And it’s getting worse. Extrapolating from the demonstrably erroneous notion that hands-free device usage is perfectly safe, the Next Big Thing is the voice-to-text translation system called Siri, which is finding its way onto autos from the pricy BMW 7-series to the lowly Chevy Sonic, with a host of others in the queue.
We know now that texting while driving is practically suicidal, so it would appear reasonable to suspect that the Siri approach is an elegant solution to a frightening problem. It’s the next cool-kid gizmo being pushed by the automakers, which makes it all the more troubling that a study recently conducted by the University of Utah discovered through exhaustive testing that it’s actually more of a distraction than working your thumbs on your smartphone, or even talking on a hand-free cell phone. They’re at a loss to explain the results, speculating that it has to do with how the human mind fashions and transmits speech versus the written word. They just plain don’t know—but that’s not slowing down the transition.
And that brings us back to Google and another of their creepy technologies—the Google Glass—a spy device right out of a Bond flick that permits a vehicle operator to surf the web and schmooze on Facebook—or whatever the hot, new social media is these days (I can’t keep up with it)—right there in their immediate field of vision. Considering that over a third of all Internet downloads involve pornography, what could possibly go wrong? (At least one state, West Virginia, is moving to outlaw the use of the Glass while driving, despite the fact that they’re not yet available to the general public.)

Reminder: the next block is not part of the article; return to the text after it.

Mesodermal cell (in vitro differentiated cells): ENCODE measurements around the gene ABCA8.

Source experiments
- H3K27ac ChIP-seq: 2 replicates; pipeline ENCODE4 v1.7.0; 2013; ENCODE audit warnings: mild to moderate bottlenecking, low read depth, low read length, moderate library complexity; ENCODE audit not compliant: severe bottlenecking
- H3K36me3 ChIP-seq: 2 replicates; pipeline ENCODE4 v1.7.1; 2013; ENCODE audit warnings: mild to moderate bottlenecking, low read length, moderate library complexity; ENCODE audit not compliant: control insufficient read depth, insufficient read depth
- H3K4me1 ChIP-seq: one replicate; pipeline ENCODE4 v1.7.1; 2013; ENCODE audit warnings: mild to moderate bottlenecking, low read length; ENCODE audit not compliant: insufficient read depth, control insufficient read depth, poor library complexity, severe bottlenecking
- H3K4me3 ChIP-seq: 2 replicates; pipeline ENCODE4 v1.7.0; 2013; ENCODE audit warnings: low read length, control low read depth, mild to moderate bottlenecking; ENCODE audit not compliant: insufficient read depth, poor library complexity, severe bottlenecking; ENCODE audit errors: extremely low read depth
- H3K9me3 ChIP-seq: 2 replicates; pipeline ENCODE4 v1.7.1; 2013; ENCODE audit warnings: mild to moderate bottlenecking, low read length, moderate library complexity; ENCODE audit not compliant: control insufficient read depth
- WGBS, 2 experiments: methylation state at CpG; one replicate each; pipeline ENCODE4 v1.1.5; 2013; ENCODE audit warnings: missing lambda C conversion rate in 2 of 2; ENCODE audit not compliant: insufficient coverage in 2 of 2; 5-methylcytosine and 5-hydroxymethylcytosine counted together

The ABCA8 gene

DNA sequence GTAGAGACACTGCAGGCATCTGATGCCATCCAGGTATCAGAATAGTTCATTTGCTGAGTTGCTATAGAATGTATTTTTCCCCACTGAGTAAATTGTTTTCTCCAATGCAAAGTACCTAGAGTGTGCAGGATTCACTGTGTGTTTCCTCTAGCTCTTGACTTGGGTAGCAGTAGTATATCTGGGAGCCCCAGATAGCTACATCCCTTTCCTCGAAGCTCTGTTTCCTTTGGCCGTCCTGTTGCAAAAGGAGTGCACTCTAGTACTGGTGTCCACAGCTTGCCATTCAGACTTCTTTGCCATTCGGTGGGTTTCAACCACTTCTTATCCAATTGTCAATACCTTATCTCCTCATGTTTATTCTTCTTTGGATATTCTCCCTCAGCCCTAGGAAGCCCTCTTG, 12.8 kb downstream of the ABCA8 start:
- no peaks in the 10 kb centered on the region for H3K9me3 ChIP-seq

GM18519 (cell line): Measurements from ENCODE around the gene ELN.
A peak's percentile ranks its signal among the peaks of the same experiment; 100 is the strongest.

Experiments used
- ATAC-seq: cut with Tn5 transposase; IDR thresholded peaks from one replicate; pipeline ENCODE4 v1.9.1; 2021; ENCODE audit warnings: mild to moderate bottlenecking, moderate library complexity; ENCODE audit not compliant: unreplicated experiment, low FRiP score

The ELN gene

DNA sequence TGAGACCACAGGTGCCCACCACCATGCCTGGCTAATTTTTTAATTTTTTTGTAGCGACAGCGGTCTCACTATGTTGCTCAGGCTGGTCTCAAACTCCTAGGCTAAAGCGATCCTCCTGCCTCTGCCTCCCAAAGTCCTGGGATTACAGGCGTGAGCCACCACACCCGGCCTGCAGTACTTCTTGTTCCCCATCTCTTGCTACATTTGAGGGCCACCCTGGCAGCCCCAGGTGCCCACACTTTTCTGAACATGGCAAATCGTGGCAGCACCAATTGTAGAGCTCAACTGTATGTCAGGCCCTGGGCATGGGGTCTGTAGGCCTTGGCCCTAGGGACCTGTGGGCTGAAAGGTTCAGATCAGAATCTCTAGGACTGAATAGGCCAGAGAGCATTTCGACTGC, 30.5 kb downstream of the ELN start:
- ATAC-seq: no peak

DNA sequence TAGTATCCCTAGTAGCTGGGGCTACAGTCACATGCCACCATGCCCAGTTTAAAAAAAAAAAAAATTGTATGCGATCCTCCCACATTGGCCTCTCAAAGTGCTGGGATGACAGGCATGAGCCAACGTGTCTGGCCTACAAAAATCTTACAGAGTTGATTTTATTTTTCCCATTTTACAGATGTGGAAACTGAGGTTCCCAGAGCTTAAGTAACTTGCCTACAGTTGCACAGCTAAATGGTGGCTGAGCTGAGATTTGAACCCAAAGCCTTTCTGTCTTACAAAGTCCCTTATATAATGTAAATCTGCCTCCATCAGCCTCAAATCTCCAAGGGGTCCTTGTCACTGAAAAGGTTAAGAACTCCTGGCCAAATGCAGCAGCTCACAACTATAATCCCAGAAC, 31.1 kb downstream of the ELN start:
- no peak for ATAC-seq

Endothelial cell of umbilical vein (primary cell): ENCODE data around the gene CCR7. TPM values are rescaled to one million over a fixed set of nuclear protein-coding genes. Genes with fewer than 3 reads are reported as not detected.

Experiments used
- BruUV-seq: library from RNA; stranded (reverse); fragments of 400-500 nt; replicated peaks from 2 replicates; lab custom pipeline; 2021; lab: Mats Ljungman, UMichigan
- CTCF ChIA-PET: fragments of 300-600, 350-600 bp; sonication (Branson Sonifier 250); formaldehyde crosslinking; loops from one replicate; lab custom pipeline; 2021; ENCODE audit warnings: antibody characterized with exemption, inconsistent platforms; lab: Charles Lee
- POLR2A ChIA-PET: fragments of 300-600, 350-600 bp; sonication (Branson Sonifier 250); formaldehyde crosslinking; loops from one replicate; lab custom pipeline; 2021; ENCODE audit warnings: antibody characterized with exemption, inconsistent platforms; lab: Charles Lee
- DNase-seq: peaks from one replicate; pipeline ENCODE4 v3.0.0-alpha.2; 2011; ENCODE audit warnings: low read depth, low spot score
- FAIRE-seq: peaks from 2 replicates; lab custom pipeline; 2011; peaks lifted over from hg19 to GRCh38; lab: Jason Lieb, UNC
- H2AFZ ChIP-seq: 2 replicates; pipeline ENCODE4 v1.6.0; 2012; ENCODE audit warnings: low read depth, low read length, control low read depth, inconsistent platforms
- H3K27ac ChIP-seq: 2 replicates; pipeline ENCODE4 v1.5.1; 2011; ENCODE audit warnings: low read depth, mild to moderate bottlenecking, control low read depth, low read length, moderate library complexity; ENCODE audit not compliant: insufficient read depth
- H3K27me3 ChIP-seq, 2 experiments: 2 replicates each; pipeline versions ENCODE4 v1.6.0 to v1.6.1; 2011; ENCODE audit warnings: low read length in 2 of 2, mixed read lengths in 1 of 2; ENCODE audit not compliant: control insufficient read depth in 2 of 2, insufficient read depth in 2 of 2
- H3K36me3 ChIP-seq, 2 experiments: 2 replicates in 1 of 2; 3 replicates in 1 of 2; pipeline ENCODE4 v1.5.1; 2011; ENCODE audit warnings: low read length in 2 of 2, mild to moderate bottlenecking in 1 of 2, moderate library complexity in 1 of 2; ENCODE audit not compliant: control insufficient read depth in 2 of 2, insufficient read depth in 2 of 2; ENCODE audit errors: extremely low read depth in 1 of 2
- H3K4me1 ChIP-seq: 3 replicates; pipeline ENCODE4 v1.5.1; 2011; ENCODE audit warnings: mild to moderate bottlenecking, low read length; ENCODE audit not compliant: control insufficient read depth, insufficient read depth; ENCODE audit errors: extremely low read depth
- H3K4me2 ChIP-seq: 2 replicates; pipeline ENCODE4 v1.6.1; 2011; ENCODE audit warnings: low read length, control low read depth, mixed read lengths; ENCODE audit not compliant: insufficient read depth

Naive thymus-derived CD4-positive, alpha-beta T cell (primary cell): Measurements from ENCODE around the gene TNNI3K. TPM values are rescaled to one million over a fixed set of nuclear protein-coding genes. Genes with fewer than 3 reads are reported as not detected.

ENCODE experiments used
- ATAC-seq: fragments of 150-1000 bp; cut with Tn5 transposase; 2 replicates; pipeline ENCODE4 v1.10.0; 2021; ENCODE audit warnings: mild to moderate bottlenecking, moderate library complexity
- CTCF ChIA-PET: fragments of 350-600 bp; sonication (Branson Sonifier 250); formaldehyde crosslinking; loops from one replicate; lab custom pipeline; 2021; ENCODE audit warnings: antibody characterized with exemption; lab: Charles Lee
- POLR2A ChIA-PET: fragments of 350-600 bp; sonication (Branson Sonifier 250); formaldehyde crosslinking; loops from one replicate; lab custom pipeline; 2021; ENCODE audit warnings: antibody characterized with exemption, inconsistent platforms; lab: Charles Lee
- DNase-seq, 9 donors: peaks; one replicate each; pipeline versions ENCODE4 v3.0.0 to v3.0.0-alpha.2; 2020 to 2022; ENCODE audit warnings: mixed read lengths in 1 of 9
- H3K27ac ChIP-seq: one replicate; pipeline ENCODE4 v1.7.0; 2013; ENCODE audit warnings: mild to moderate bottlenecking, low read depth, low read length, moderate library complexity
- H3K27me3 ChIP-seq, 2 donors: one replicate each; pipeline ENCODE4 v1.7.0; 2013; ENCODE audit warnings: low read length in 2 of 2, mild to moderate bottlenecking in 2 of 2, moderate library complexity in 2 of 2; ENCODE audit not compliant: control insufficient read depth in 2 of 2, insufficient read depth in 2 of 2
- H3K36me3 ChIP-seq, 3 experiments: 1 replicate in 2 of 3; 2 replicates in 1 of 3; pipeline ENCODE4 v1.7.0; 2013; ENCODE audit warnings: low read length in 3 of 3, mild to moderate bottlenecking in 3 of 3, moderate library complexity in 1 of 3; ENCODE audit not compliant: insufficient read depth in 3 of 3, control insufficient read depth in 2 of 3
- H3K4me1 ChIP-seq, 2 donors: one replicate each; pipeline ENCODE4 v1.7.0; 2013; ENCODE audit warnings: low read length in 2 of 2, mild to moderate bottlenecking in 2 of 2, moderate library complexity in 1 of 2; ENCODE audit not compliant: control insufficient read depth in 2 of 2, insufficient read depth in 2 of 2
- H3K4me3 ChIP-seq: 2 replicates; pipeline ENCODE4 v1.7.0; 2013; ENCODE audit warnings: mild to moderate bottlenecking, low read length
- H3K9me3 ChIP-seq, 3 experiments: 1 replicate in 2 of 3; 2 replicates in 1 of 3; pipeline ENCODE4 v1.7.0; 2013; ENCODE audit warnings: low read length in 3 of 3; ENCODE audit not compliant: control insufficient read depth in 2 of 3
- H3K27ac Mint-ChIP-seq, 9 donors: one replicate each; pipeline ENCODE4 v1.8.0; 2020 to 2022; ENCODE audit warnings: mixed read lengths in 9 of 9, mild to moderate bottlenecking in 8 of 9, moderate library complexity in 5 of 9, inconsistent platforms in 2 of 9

Fortunately, modern automobiles are all loaded up with safety features to greatly enhance collision survivability of the occupants, so even if you get distracted and cause a collision, it’s probably no big deal. You can even finish watching the YouTube video of the dog behind the wheel while trading insurance information. The same can’t be said of pedestrians, bicyclists and especially the motorcyclists sharing the road at highway speeds with millisecond reaction windows, and no more protection than the clothes they’re wearing. Google is already promoting the Glass as a driving aid, stating, “We actually believe there is tremendous potential to improve safety on our roads and reduce accidents.” That’s their opinion. Mine is that a bloodbath is shaping up out there on the highway, and a driverless future could all too easily segue into a riderless future as a result.
It’s all right here in the diaries…